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  2. I started putting labels on my quilts after browsing through a book and seeing so many older quilts with 'anonymous' as the maker. It got me thinking how, after I'm long gone, what if a quilt I make is found in an attic? Or a great-great-grandchild stumbles upon one and nobody can remember that I made it? I wanted evidence that I made it. That Jennifer took the time to love and cut and stitch a quilt. I like your tangible record, it really is a unique way of labeling and recording that you were here. :) This is a lovely quilt with an intriguing message behind it, awesome job!

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  3. You should love it!!!! This is a great quilt, and I'm a little bummed it didn't get into QuiltCon too. :) But, it's lovely, and a perfect size for snuggling with a good book and a drink of your choice, for many, many years to come. :D

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  4. It is a wonderful quilt. The fact that it didn't get in to Quiltcon doesn't in any way reflect on that. It's beautiful, and meaningful - what more could anyone want?!

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  5. PoMo quilts represent! This is one of my favourites (it's hard to compete with the origami crane one)
    Have you listened to the While She Naps podcast with Luke Haynes? Always sign on the front ;)
    <3 <3

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  6. Your quilt is beautiful. We quilt for the same reasons. Thank you for putting it into words

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  7. The quilt is beautiful and inspiring.............I know it has inspired me to do something, to leave a "tangible record." Thanks you for sharing.

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  8. It's beautiful! I love it. Thank you for sharing. Mary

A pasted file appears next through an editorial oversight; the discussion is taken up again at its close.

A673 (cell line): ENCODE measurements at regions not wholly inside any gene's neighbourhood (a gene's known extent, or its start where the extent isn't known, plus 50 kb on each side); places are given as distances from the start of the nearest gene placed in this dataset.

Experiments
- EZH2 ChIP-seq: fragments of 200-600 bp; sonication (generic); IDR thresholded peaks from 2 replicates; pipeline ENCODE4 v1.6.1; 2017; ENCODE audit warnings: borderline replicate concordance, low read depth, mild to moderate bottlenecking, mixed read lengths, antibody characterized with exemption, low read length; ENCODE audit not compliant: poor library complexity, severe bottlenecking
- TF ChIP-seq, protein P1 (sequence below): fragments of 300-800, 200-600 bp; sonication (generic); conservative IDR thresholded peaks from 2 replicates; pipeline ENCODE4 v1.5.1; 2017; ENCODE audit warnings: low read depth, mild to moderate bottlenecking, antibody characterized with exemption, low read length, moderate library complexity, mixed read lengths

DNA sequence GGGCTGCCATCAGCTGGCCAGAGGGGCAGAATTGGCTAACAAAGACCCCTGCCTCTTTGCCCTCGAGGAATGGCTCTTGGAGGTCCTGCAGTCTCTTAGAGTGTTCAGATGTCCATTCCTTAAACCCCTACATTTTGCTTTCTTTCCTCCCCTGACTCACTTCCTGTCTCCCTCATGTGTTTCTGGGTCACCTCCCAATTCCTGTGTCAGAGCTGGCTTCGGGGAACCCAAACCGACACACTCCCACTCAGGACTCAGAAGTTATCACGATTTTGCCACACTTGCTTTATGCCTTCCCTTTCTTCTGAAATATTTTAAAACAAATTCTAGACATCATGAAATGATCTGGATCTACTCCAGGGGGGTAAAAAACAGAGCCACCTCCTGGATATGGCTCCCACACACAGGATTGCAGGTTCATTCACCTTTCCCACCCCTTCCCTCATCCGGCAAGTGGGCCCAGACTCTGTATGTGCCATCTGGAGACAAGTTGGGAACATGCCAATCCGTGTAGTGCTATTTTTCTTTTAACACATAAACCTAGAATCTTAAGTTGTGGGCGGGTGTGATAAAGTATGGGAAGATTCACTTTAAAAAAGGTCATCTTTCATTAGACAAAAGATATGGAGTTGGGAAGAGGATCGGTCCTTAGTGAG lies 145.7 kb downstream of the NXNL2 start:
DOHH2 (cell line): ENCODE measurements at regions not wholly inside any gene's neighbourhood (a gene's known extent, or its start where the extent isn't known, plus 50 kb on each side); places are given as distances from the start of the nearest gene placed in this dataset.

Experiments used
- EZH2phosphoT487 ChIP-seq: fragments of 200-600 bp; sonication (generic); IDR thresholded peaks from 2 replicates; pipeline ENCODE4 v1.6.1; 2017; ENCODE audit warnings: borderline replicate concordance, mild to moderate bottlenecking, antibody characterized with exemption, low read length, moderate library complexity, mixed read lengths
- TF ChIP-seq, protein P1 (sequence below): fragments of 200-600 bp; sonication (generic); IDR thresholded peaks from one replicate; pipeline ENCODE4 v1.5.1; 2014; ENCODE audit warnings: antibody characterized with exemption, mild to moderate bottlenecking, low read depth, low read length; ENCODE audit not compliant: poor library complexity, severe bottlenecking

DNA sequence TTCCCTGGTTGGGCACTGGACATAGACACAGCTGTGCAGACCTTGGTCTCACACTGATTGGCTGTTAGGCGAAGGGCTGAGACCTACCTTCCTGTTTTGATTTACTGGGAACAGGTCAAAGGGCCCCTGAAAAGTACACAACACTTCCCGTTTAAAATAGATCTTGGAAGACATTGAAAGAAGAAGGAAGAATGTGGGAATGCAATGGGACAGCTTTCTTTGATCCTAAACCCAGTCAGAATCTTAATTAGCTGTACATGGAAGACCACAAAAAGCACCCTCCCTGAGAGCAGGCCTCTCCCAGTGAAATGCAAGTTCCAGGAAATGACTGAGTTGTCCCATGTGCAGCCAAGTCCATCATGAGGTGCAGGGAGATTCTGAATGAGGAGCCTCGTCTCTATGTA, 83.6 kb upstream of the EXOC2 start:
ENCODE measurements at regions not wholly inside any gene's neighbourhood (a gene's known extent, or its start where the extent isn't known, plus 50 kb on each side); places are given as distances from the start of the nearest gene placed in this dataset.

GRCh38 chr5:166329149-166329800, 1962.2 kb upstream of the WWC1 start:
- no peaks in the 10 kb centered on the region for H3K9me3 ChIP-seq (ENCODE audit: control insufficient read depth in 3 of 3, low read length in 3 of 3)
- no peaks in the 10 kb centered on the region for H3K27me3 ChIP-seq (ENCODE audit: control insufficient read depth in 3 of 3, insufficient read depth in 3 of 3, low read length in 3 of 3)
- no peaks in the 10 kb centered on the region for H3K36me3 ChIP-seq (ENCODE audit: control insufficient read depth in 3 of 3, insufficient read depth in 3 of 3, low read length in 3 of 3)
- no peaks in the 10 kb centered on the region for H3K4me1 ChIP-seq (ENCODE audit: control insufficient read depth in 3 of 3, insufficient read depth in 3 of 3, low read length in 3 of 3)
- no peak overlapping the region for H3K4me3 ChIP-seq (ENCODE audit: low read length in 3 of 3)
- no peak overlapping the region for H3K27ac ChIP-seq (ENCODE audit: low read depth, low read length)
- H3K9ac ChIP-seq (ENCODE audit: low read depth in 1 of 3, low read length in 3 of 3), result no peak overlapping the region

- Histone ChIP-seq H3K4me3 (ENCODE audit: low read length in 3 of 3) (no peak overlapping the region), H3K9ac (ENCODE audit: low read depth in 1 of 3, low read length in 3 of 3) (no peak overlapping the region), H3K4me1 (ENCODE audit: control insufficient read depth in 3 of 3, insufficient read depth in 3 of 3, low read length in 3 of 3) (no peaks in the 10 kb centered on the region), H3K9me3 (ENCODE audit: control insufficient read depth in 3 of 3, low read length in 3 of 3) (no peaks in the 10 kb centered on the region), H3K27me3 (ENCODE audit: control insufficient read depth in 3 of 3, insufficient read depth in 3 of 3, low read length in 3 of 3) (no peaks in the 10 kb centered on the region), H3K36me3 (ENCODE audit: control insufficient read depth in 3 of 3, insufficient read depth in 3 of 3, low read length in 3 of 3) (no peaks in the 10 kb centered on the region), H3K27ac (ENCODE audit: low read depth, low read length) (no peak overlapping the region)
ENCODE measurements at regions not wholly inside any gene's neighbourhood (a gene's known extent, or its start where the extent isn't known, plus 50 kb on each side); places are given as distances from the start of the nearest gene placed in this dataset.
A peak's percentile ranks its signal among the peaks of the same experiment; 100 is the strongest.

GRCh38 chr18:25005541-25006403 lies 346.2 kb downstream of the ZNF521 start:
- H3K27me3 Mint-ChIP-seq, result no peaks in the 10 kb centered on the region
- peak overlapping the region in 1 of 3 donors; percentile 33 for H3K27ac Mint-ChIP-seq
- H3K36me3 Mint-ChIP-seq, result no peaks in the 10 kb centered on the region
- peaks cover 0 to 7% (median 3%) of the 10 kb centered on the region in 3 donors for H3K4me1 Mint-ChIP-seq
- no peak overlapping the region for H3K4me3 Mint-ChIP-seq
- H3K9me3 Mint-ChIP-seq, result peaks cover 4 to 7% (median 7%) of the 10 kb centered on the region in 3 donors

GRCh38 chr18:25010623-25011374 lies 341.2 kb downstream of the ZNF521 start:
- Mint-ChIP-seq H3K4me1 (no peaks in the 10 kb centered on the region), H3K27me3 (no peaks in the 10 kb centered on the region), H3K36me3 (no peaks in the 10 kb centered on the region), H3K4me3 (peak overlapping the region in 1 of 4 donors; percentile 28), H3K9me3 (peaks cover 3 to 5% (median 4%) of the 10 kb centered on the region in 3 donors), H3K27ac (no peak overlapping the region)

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  9. I love your story. I too want there to be a tangible record that I was here, but for some reason, I never ever label the quilts I make. Perhaps I will make a quilt with my name on it!

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  10. Thank you SO much for putting into words what I feel and believe with all my heart.

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  11. Your quilt is stunning. I admit that right now I'm swept up in the Hamilton musical crush (like everyone else!), so I'm processing a lot through that lens these days. One of the themes and songs in the show is "Who lives, who dies, who tells your story" because it was Hamilton's wife Eliza who worked so hard to establish Alexander's legacy after he died. If not for her, he'd be a forgotten founding father and the musical has a counter theme of the role of women in history. I love that this ties into your quilt - you are establishing your own legacy with this quilt - you're telling your own story. Bravo to you and amazing job!

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  12. A beautiful quilt with a wonderful message. I am disappointed I will not get to see it at the show. It deserves to be there.

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  13. Before I say how cool, fun and awesome your quilt is, I just want you to know how much I appreciate you sharing your story! I loved it! And had your quilt made it into Quiltcon, I am not sure that you would have shared your heart about this quilt in the same way. Thank you!

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  14. It's a wonderful quilt and a wonderfully uplifting post. Thanks for sharing!

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  15. I have only just found a link to this page...your quilt is amazing. I love everything about it, I really like your strong feelings about why you have made this quilt and why you have put your name on the front. Layout & fabrics are so pleasing to the eye. Thank you for sharing & your honesty about being rejected by QuiltCon.

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  16. I reached this point just searching for a pattern. I'm a newbie, full of frustrations, always willing to be at home to sew. I understand your feeling. Congrats, you're a winner for many of us already